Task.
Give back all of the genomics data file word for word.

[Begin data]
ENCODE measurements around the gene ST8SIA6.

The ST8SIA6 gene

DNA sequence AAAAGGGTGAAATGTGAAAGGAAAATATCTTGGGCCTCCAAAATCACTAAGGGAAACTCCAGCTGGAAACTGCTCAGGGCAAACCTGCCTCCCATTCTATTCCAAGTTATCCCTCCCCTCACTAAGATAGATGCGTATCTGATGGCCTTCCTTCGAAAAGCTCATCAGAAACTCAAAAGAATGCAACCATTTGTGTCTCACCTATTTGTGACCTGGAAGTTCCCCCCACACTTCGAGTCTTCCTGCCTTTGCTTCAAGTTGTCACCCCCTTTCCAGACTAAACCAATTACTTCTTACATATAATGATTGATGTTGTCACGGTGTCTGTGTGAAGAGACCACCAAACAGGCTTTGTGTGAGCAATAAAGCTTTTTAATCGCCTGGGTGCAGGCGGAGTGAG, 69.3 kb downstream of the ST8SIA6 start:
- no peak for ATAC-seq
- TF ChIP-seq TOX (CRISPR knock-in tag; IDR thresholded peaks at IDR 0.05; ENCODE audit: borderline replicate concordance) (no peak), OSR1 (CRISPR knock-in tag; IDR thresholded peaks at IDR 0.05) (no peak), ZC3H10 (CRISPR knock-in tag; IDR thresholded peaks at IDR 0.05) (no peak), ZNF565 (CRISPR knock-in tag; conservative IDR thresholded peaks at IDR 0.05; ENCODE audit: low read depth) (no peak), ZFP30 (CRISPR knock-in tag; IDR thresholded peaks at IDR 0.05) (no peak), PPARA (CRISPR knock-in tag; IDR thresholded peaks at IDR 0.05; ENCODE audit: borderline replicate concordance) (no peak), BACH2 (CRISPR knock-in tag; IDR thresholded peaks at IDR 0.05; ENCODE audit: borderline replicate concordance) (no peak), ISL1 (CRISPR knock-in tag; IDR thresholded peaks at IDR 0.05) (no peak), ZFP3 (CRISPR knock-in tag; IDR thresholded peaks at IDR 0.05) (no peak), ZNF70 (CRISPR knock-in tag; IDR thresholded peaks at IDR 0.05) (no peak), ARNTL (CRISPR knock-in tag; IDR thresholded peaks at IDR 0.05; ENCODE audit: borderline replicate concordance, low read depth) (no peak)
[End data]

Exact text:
ENCODE measurements around the gene ST8SIA6.

The ST8SIA6 gene

DNA sequence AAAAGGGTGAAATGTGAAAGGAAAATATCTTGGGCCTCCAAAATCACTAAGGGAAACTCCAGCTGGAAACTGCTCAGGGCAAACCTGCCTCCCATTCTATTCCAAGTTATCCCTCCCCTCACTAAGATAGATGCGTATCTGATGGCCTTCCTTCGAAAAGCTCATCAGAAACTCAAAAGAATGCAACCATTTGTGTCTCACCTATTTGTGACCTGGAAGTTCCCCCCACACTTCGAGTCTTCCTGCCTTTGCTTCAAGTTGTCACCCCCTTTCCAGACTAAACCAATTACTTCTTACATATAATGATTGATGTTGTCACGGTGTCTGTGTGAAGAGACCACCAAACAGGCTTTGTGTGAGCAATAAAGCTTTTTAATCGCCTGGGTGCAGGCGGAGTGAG, 69.3 kb downstream of the ST8SIA6 start:
- no peak for ATAC-seq
- TF ChIP-seq TOX (CRISPR knock-in tag; IDR thresholded peaks at IDR 0.05; ENCODE audit: borderline replicate concordance) (no peak), OSR1 (CRISPR knock-in tag; IDR thresholded peaks at IDR 0.05) (no peak), ZC3H10 (CRISPR knock-in tag; IDR thresholded peaks at IDR 0.05) (no peak), ZNF565 (CRISPR knock-in tag; conservative IDR thresholded peaks at IDR 0.05; ENCODE audit: low read depth) (no peak), ZFP30 (CRISPR knock-in tag; IDR thresholded peaks at IDR 0.05) (no peak), PPARA (CRISPR knock-in tag; IDR thresholded peaks at IDR 0.05; ENCODE audit: borderline replicate concordance) (no peak), BACH2 (CRISPR knock-in tag; IDR thresholded peaks at IDR 0.05; ENCODE audit: borderline replicate concordance) (no peak), ISL1 (CRISPR knock-in tag; IDR thresholded peaks at IDR 0.05) (no peak), ZFP3 (CRISPR knock-in tag; IDR thresholded peaks at IDR 0.05) (no peak), ZNF70 (CRISPR knock-in tag; IDR thresholded peaks at IDR 0.05) (no peak), ARNTL (CRISPR knock-in tag; IDR thresholded peaks at IDR 0.05; ENCODE audit: borderline replicate concordance, low read depth) (no peak)